Tracking the Zika Virus Transmission
Category: Content Development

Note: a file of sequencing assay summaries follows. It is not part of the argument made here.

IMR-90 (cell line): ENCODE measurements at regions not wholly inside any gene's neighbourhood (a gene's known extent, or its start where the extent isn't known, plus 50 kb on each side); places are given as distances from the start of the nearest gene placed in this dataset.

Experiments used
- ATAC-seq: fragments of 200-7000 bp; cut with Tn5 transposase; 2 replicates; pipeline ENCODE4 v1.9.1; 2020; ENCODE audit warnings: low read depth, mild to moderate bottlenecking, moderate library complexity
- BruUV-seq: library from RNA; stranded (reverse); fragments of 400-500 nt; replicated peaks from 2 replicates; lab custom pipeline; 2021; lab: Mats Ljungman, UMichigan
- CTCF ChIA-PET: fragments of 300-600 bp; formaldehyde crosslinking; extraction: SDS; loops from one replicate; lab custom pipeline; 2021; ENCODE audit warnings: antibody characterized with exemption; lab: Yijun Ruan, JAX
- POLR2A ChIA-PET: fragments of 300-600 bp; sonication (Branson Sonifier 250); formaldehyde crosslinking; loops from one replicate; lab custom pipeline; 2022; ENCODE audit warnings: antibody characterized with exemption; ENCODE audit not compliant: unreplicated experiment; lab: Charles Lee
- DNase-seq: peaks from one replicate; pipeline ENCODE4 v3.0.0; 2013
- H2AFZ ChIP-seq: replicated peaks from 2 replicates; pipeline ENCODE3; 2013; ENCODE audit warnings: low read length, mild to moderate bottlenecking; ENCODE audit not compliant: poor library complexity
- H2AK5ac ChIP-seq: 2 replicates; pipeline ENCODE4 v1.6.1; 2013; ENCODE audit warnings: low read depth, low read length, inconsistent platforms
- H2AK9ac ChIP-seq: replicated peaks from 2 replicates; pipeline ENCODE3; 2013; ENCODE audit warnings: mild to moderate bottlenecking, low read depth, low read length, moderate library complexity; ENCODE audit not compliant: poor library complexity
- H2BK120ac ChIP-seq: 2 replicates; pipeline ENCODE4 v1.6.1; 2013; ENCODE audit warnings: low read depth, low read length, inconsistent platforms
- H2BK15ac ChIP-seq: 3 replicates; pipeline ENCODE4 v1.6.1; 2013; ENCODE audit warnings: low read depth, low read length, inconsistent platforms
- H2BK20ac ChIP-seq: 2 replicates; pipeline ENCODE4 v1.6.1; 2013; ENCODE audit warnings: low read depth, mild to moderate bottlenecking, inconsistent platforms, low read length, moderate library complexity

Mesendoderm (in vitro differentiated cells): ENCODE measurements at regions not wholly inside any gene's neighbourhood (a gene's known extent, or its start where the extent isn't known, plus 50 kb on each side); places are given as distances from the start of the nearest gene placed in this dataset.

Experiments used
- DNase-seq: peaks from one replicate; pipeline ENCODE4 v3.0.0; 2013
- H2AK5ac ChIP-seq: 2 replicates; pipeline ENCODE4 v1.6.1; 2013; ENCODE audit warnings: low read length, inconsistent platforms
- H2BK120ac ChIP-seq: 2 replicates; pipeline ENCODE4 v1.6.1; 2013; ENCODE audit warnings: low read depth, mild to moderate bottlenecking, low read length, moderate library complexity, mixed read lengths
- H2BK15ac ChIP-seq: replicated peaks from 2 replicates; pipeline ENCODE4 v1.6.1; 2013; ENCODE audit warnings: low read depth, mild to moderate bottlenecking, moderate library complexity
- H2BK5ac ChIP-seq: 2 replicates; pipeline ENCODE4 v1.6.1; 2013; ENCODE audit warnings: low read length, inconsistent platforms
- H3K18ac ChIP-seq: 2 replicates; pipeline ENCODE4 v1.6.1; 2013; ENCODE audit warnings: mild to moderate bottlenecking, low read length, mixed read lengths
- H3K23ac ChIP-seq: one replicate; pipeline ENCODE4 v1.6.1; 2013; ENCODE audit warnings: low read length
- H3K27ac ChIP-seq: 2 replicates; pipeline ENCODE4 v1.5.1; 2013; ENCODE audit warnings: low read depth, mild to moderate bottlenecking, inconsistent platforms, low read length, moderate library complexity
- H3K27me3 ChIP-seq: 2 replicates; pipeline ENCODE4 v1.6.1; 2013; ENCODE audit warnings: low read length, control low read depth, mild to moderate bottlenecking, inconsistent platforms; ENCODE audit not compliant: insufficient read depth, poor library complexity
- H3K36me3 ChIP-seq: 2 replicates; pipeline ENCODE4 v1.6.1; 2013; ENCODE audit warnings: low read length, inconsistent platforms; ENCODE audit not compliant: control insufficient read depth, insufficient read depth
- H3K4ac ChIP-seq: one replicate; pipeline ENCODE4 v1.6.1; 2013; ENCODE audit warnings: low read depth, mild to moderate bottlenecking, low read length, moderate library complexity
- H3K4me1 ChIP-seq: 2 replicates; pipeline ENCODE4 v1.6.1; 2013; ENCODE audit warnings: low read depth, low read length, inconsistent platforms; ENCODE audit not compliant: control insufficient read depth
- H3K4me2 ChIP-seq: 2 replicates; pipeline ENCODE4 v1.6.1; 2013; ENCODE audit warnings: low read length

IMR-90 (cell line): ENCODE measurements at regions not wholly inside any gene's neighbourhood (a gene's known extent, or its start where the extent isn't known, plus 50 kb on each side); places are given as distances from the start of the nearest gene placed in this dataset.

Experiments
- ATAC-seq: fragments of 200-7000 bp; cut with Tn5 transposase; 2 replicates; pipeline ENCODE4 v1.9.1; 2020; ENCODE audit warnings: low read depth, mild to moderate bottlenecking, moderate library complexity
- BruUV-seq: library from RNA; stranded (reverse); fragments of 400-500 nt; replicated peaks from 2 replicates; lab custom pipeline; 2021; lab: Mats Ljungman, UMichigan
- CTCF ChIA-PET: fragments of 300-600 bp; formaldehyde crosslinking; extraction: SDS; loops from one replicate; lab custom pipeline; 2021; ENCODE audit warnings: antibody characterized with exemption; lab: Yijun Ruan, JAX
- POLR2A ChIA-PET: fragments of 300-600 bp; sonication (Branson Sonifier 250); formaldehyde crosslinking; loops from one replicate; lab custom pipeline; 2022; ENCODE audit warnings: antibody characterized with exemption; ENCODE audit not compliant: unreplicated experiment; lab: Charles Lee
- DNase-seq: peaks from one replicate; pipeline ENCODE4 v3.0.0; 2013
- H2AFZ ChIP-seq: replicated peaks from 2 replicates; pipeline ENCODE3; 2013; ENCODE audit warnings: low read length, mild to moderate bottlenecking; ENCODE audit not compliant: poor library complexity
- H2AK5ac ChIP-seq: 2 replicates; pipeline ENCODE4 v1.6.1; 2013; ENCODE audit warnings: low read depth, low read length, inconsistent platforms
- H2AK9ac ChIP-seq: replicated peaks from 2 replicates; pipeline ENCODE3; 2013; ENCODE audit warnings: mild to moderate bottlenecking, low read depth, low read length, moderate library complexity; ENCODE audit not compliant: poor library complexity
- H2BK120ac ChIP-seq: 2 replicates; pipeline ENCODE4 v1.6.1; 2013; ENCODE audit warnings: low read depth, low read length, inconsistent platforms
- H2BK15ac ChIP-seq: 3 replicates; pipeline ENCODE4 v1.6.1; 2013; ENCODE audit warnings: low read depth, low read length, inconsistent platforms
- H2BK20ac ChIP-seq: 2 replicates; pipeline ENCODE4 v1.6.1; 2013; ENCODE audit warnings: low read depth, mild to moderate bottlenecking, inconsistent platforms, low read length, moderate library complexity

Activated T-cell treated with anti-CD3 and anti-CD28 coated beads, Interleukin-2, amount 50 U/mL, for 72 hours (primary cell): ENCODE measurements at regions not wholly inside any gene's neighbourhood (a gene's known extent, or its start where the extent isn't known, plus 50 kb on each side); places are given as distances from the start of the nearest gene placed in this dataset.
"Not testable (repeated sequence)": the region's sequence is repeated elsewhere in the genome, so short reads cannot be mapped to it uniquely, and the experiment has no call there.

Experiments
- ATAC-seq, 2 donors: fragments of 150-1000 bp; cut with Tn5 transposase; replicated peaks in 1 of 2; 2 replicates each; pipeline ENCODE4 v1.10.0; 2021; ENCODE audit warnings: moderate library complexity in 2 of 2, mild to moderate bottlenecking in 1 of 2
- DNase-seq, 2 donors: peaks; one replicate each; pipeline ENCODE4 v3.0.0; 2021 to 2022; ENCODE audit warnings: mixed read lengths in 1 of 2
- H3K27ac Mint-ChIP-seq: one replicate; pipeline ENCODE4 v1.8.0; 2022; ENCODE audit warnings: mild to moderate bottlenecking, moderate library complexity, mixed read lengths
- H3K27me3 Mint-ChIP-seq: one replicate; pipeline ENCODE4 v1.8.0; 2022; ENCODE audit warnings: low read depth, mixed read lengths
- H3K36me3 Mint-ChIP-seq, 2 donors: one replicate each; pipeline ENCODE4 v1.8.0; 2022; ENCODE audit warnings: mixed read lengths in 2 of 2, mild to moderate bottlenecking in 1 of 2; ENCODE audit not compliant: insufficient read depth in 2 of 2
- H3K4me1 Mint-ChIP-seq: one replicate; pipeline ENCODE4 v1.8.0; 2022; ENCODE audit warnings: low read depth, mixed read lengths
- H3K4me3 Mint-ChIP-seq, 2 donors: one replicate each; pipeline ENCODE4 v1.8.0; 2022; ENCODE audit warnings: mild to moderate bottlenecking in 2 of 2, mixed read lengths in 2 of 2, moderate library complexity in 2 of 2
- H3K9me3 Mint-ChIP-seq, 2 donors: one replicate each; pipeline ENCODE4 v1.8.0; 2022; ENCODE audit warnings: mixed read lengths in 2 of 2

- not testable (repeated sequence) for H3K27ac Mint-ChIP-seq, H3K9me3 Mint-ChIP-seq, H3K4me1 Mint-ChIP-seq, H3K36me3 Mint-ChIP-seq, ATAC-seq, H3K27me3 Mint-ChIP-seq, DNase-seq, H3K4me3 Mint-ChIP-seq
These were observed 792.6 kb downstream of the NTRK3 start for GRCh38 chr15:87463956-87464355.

Tracking the Zika Virus Transmission is an ongoing blog post series following the progress of the Zika virus outbreak and its effects on prenatal and postnatal care, family planning, and the donor breastmilk industry. When the Zika virus began, epidemiologists weren’t sure if Zika could pass through bodily fluids. NICUs and donor milk banks around the world began to question whether the virus could be spread through breastmilk, especially donated breastmilk. Donor milk is a heavily regulated commodity. Milk donors are tested for bloodborne diseases before their milk is collected. Their milk is then pooled and sent through a pasteurization process, which removes bacterial and impurities. This pasteurized milk can still be traced back to the original donor in case the donor is retested and found to be a Zika carrier. The donor milk is fed to premature babies whose mothers cannot produce breastmilk of their own. While the entire donor process is proven safe, many consumers and hospitals are still worried that Zika can spread. This series was commissioned in order to begin exploring these questions and attempt to find answers for a niche industry. You can see the original blog entries here.